Father Joseph Paret     It was at this time in parish history that the Little Red Church welcomed a new pastor, Fr. Joseph Michel Paret. Fr. Paret was born in 1807 in the small village of Pélussin, France, and was sent to the Louisiana missions in 1847 by the Catholic Church. In 1848, he arrived at Little Red Church to serve the spiritual needs of his parishioners in the midst of an agricultural economy that was thriving. Fr. Paret would serve at Red Church twenty-one years, leaving in 1869. He would witness firsthand an exceptional period in the parish history , when great sugar plantations were prospering and later the profound consequences of the Civil War were occurring. In 1853, in the midst of the state’s worst yellow fever epidemic, Fr. Paret wrote long and detailed letters to his family back home in France, titling the collection of correspondence, My American Journal (Mon Journal d’Amerique). About 1858 or thereabout, Fr. Paret traveled by steamboat to New Orleans where he purchased a sketchbook in a Chartres Street stationery store near the St. Louis Cathedral. In the coming months and years he began painting watercolors of Red Church, the presbytery, and plantations across the parish, all showing daily life in St. Charles. In all, Fr. Paret painted fifty-three watercolors. It is easy to determine from these watercolors that St. Charles Parish was indeed very prosperous. In 1869, the watercolors went back to France with Fr. Paret when he returned home. The watercolors and journal eventually became the property of his brother August Paret and his descendants. Over one hundred years later, the sketchbook and journal were found in an old trunk in Pélussin, France.

 

     Thanks to Fr. Paret, one is able to travel back in time, to glimpse the history, to view life as it was in St. Charles. The following is only a small part of the series of fifty-three watercolors painted on the pages of an ordinary sketchpad so many years ago.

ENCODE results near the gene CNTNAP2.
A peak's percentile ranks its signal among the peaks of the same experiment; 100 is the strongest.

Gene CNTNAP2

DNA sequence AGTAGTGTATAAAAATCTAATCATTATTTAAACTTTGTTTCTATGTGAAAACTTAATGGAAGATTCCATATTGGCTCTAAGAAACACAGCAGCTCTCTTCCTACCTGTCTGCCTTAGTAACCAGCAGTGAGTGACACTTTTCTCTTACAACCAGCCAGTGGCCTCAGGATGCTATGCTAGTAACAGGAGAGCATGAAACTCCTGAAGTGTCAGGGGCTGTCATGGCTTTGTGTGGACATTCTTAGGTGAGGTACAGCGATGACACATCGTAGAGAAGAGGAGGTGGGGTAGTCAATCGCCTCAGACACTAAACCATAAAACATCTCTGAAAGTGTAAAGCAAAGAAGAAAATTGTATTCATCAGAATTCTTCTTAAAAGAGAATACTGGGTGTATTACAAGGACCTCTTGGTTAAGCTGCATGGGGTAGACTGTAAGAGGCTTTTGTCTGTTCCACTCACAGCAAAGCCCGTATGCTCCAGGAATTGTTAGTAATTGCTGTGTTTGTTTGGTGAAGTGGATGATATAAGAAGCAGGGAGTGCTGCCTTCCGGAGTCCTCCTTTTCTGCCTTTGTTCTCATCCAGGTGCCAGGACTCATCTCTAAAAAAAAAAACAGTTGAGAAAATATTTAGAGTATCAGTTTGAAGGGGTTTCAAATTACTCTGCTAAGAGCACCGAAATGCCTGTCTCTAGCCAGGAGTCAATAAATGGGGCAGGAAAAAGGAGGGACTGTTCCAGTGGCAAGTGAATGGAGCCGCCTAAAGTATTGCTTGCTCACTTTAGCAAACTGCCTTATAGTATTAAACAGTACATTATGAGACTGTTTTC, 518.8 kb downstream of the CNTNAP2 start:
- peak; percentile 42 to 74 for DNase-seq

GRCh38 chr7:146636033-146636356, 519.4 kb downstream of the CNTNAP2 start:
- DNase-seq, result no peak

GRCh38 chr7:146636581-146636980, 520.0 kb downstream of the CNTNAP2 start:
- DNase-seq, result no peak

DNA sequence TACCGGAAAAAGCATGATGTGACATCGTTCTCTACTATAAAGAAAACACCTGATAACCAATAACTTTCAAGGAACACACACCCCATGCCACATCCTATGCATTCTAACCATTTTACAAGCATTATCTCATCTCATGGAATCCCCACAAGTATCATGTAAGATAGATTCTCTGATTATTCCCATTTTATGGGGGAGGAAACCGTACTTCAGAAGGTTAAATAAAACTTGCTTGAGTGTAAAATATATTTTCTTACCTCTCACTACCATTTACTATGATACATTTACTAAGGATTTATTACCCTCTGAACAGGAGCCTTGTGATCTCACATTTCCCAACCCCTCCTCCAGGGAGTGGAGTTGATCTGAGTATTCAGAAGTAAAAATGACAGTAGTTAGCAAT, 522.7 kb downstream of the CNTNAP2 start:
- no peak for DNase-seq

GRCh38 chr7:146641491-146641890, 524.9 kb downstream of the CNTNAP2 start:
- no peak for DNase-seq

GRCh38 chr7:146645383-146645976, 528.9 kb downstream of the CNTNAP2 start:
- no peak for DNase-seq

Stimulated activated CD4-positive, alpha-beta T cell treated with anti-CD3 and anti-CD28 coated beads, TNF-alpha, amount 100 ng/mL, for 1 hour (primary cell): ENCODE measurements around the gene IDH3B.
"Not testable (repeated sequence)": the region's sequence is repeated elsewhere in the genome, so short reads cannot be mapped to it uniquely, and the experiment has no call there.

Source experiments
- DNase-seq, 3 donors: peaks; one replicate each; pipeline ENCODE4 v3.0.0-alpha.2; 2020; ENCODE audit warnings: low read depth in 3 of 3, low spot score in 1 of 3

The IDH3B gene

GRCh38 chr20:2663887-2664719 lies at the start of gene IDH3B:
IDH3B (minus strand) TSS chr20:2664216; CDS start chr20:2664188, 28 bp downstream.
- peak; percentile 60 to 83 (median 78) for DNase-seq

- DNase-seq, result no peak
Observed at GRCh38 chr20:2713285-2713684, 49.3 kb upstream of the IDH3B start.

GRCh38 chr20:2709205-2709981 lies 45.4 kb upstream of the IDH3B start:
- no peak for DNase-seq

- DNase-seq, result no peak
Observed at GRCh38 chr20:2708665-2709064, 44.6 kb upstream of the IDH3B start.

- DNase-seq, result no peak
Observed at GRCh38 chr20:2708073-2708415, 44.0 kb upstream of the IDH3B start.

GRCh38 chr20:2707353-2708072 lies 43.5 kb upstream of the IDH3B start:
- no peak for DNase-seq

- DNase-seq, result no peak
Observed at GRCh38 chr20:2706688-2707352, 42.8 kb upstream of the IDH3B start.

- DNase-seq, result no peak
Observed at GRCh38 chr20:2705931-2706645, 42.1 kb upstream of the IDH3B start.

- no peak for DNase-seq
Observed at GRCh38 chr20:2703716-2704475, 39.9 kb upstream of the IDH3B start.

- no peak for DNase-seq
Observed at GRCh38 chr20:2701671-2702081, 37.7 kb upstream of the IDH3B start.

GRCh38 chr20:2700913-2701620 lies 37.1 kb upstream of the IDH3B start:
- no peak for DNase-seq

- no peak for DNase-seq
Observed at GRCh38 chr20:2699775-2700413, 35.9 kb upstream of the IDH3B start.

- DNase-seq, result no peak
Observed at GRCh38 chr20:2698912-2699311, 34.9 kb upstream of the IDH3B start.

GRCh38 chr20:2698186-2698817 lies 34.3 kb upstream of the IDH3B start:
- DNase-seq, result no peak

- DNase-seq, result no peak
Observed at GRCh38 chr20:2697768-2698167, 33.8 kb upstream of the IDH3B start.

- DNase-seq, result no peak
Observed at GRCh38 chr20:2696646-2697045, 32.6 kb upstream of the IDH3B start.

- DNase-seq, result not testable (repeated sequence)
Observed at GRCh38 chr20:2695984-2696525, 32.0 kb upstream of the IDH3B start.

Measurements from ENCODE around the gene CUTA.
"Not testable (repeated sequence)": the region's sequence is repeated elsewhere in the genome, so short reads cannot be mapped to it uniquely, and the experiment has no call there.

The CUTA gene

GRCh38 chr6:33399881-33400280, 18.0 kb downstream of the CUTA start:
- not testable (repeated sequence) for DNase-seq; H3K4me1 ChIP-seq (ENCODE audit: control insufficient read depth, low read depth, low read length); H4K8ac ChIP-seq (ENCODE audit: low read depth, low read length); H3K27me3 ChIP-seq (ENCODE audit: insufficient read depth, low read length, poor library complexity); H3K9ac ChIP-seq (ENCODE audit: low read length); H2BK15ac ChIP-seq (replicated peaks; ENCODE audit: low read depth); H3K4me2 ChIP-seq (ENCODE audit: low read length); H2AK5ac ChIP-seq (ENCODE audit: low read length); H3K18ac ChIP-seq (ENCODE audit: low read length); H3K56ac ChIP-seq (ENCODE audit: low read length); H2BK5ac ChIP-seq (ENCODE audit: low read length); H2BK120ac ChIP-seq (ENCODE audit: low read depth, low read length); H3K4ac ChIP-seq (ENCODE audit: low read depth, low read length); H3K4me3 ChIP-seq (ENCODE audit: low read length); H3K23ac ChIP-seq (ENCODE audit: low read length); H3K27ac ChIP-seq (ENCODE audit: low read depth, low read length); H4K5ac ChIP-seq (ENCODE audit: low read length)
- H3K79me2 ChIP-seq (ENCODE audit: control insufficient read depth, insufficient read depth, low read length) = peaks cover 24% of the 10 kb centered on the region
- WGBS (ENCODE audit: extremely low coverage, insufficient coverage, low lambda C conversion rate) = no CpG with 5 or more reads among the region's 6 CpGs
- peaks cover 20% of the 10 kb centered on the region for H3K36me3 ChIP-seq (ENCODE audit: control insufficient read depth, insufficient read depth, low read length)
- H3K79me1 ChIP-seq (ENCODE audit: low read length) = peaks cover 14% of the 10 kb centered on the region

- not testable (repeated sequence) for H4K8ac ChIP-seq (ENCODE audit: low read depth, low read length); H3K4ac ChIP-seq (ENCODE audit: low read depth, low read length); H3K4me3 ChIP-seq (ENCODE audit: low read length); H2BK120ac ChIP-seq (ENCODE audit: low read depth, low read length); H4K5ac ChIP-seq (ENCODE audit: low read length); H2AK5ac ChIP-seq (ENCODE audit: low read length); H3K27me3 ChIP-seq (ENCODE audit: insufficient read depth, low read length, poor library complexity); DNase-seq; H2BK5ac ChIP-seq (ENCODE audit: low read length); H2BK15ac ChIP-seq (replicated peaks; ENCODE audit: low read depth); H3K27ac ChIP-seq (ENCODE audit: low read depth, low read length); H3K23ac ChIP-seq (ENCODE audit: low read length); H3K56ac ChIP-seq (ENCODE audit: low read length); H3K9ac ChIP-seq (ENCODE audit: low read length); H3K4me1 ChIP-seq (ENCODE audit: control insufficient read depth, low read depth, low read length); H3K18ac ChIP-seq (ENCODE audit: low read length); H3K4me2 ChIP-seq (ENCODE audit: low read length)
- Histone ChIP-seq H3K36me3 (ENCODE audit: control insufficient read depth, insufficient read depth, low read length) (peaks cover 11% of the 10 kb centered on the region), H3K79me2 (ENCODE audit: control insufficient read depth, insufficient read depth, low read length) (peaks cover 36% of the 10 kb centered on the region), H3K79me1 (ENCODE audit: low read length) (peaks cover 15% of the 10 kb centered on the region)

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Red Church, March 20, 1859. by Fr. Paret The Ormond Plantation by Fr. Paret

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Copyright © This text is copyright material by Marilyn Richoux, Joan Becnel and Suzanne Friloux, from St. Charles Parish, Louisiana: A Pictorial History, 2010.

 


Cite this Entry

MLA Style

Becnel, Joan Weaver, Suzanne Friloux, and Marilyn Mayhall Richoux. "Exploration and Discovery
(1542-1647)." Museum. History of St. Charles . St. Charles Museum and Historical Association,
29 2012. Web. 30 Nov 2012. <http://museum.historyofstcharlesparish.org>.

APA Style

Becnel, Joan Weaver, Suzanne Friloux, and Marilyn Mayhall Richoux. "Exploration and Discovery
(1542-1647)." Museum. History of St. Charles . St. Charles Museum and Historical Association,
29 2012. Web. 30 Nov 2012. <http://museum.historyofstcharlesparish.org>.

Chicago Style

Becnel, Joan Weaver, Suzanne Friloux, and Marilyn Mayhall Richoux. "Exploration and Discovery
(1542-1647)." Museum. History of St. Charles . St. Charles Museum and Historical Association,
29 2012. Web. 30 Nov 2012. <http://museum.historyofstcharlesparish.org>.

*  These articles and more are taken from a book published by the authors entitled St. Charles Parish, Louisiana: A Pictorial History.